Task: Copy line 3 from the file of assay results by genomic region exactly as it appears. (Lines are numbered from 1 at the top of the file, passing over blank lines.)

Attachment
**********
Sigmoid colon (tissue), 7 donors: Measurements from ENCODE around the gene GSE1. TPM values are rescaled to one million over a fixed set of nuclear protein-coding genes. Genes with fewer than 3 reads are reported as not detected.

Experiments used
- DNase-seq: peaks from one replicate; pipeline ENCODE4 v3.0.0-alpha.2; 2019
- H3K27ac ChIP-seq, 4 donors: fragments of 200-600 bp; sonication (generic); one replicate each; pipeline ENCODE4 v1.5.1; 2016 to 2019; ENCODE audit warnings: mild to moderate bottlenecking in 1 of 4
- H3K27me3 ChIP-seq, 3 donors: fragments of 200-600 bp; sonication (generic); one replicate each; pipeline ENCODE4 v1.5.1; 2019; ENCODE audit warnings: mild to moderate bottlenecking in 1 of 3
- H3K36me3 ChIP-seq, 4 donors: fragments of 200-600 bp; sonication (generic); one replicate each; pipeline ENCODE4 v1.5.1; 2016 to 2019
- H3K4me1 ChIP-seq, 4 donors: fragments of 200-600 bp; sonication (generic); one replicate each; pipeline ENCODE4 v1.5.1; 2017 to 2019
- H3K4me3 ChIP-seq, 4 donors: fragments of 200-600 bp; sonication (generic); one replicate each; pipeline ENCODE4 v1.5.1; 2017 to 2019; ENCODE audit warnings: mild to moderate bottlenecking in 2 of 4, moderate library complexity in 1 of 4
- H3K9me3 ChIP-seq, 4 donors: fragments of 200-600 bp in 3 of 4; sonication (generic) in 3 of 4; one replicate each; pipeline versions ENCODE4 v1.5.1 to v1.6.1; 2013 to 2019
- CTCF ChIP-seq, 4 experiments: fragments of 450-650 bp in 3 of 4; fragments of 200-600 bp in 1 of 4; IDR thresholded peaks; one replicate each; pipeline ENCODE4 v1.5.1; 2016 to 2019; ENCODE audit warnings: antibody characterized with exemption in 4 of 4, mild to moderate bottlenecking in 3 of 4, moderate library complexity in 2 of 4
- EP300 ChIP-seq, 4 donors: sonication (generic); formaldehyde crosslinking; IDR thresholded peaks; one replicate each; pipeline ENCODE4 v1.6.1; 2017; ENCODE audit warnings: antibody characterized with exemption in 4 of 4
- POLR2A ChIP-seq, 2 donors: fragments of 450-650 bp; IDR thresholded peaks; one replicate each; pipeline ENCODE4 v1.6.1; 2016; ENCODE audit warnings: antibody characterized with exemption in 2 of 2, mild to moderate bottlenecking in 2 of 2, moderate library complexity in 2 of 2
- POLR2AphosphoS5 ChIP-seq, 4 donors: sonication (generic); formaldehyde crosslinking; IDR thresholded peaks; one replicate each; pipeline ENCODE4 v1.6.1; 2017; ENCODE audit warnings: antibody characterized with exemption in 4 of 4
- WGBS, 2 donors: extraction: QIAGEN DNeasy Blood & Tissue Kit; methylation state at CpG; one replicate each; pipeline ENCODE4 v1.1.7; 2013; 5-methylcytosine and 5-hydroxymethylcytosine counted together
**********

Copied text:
- DNase-seq: peaks from one replicate; pipeline ENCODE4 v3.0.0-alpha.2; 2019